You can call it the first big game of the year, or you can listen to coach Alex Nahigian, who says, "We take them all one at a time" But however you do it, chalk up yesterday's 6-5 victory over Princeton as a big win for the Harvard baseball team.
Several players chipped in with key hits, but once again Brad Bauer's bat knocked home the gamewinner. The freshman shortstop, who leads the team with 15 RBIs, lashed a Chris Cascia fastball into left-centerfield with one out in the bottom of the eighth inning to score pinch-runner Paul Scheper and break a 5-5 tie.
Cascia, pitching in relief of Tiger starter and ace Mark Lockenmeyer, then forced Rick Pearce to ground into a double play, but Rob Alevizos set the Tigers down in order in the ninth to improve Harvard's Eastern League record to a league-leading 6-0.
Lockenmeyer entered the game as the league's top hurler, boasting a 1.08 ERA and a 3-1 record. But the Crimson bats sullied the righthander early, reaching him for a run on three singles in the bottom of the first.
His mates got it right back for him in the second, and a solo homer by Ted Frangos in the fourth gave Lockenmeyer and the Tigers a 2-1 lead which they held until the sixth.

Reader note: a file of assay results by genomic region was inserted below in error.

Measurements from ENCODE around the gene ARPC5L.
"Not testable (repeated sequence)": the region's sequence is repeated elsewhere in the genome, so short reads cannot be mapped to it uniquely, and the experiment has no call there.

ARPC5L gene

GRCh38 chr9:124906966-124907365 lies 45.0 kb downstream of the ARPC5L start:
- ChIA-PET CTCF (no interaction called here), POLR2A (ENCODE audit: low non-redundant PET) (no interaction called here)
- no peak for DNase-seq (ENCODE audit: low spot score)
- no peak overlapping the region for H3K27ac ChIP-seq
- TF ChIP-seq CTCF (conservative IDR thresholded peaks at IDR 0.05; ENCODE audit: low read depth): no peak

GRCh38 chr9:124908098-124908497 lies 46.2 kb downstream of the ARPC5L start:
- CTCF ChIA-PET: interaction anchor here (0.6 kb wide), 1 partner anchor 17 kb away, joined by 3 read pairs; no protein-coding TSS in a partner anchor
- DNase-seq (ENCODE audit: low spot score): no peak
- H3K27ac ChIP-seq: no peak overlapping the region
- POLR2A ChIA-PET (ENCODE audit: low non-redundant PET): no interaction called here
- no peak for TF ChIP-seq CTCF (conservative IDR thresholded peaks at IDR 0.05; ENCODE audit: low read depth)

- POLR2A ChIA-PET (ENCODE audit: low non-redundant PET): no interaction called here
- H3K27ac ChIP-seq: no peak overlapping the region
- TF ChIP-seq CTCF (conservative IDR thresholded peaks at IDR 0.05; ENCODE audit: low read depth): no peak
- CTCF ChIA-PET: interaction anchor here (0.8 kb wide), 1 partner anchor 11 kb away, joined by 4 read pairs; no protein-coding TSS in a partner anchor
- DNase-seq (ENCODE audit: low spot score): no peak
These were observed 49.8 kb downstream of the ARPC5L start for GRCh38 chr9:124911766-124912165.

But as a medium-sized weekday crowd looked on, the home team erupted for four runs on four hits to take a 5-2 lead. Rick Pearce led of the frame with a double, and a hit batsman and single quickly loaded the bases. Captain Charlie Santos Buch then lashed a liner to centerfield, which easily plated Pearce from third and almost knocked Bobby Kelley in from second as well.
A perfect relay from shortstop Tom Hagerstrom to catcher Rod Shepard nailed Kelley, however, as the Tigers recorded their first out of the inning.
Designated hitter Eddie Farrell then tapped a curveball back to the box, but Lockenmeyer's throw to the plate glanced off Shepard's glove for an error and another run.
Chuck Marshall rapped home Harvard's fourth tally by blooping a single over the drawn-in infield, and Joe Wark put the Crimson up by three on a fielder's choice to short which scored Farrell.
Princeton cut the lead to two in the seventh, and tied the game and knocked Larson out of the box in one motion in the eighth.
One of the few Eastern League moundsmen who also takes his turn at the plate, Lockenmeyer performed a college baseball rarity, helping his own cause with a two-run double down the first-base line. The blow forced Nahigian to look to his bullpen for relief, and once again Rob Alevizos was there.
Alevizos had racked up a win and a save in three appearances, but despite not allowing a run, he had denied throwing well. This time, everyone there understood what he had meant: Alevizos on a good day is unhittable.
"The last two outings my fastball has been really zipping, and today my slider broke like hell," Alevizos said after the game. "I threw nine straight sliders at one point."
Three walks (one intentional) sent Lockenmeyer to the showers and put Bauer at the plate with the bases loaded and Cascia on the mound.